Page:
Read again? Yup.
This'll be my third time through the Dresden series, and it's a pleasure--more so because of the rash of crappy "Star Trek" I recently ingested. You'll find most of them listed in the "2/5" category. Just make a note of the title...and don't read 'em. I'm like the bookish Jesus--I suffer so you won't need to!
Chicago's Harry Dresden is a modern-day take on Phillip Marlowe or Sam Spade: a hard-boiled wise-ass detective who's just good enough at his job to get by. Only...Dresden is a wizard for hire. Lost your car keys? Need a ghost removed from your attic? Dresden's your guy!
He gets hired to find a wayward husband. Guy's been gone three days.
He also gets a call from Lt. Murphy with the Chicago Police. She brings him in on a double-murder: a couple in the midst of bumping uglies were targeted by evil, hateful magic, their hearts exploded.
The man was an employee of "Gentleman" Johnny Marcone, Chicago's resident crime boss. The girl was a high-high-high-high-end
Marcone wants Dresden to sit this one out. He wants to get the killer himself.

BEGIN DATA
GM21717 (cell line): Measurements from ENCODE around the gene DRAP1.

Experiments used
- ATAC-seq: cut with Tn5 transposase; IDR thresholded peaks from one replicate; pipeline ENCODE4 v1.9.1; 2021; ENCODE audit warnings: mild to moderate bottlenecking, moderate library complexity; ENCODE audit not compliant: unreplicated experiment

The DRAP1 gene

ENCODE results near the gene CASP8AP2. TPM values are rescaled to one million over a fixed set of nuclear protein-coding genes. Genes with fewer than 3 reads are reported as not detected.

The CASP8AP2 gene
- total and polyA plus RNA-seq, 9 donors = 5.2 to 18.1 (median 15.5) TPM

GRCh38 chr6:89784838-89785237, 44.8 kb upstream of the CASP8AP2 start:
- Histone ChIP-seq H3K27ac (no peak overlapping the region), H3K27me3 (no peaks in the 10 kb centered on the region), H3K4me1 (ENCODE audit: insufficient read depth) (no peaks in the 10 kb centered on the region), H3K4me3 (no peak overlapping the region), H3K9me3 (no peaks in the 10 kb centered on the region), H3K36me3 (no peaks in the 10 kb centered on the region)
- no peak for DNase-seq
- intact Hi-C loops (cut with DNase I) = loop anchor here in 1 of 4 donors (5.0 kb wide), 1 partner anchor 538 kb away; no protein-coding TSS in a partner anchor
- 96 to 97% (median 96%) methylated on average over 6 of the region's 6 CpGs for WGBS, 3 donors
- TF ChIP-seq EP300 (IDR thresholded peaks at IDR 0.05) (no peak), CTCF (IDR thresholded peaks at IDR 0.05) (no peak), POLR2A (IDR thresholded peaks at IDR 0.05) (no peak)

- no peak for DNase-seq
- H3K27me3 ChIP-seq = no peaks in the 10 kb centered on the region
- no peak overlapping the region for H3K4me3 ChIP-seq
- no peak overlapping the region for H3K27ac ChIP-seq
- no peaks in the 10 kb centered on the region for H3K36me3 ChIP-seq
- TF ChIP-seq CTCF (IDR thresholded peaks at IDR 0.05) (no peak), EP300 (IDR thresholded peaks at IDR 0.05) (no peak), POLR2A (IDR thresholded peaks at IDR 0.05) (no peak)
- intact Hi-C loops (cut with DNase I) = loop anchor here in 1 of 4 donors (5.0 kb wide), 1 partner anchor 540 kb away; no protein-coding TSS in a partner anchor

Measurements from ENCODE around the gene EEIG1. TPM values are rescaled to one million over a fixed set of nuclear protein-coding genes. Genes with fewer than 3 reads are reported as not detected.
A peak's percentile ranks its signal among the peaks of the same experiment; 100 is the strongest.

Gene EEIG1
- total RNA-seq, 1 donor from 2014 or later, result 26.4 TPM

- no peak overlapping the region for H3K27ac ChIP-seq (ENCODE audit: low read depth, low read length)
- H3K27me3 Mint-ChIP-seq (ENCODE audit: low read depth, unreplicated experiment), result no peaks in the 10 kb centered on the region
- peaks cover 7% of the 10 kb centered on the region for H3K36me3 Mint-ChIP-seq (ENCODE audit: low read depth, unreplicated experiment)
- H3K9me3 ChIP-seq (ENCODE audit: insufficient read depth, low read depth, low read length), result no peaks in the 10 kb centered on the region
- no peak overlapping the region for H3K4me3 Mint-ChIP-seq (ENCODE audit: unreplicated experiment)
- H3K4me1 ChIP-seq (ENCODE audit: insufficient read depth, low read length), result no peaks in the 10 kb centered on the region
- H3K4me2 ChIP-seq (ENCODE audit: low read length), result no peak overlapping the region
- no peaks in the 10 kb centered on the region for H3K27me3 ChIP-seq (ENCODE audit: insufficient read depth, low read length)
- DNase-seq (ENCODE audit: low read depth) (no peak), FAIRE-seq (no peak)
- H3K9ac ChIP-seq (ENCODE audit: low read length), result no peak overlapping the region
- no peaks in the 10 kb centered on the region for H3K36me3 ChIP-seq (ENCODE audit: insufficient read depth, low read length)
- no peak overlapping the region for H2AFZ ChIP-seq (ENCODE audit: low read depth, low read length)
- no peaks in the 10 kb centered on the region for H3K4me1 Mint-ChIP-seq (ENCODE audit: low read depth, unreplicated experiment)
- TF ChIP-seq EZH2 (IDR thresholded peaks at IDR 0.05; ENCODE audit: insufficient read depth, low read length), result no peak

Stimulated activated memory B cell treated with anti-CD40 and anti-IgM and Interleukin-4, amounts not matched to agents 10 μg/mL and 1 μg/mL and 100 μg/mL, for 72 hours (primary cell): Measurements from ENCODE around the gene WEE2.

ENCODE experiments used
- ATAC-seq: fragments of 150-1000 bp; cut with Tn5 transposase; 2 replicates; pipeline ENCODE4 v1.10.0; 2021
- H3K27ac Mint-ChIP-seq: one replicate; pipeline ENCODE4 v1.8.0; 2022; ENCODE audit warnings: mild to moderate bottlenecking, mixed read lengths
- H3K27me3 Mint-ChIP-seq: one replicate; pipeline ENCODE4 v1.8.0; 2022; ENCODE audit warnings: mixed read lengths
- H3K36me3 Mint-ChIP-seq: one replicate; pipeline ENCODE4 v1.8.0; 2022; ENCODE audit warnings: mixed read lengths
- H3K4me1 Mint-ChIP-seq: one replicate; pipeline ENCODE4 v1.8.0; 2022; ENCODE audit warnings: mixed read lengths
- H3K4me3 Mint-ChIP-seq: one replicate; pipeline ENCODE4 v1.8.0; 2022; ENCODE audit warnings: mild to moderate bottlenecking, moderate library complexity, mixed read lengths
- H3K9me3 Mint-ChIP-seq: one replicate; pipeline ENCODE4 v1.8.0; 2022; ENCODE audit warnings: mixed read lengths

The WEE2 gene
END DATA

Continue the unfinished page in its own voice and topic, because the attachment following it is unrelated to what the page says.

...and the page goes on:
The Dresden books are fun as hell. Butcher's treatment of magic is logical, realistic, practical-seeming. Dresden is powerful, but limited in how he can use his power. He's very young for a wizard, barely past being an apprentice. On top of that, he's on parole with the White Council for killing his mentor in a to-the-death duel: one wrong move, one violation of the Laws of Magic, and he is dead. Dresden comes across as a stand-up guy who wants to do what's right, but fumbles pretty badly when it comes to dealing with people.
All he's got do do is find the killer, find the missing husband, keep a vampire from killing him, keep the cops from busting him, and keep from being the killer's next victim!
Characterization is excellent, the plot romps along, and it's well-paced. There's wicked humor, plenty of little pop-culture references for sci-fi and fantasy buffs.
I'd recommend reading the books before trying to watch the Sci-Fi channel's TV adaptation from a few years ago. The show is different enough in some important ways as to be entirely unrelated to Butcher's books.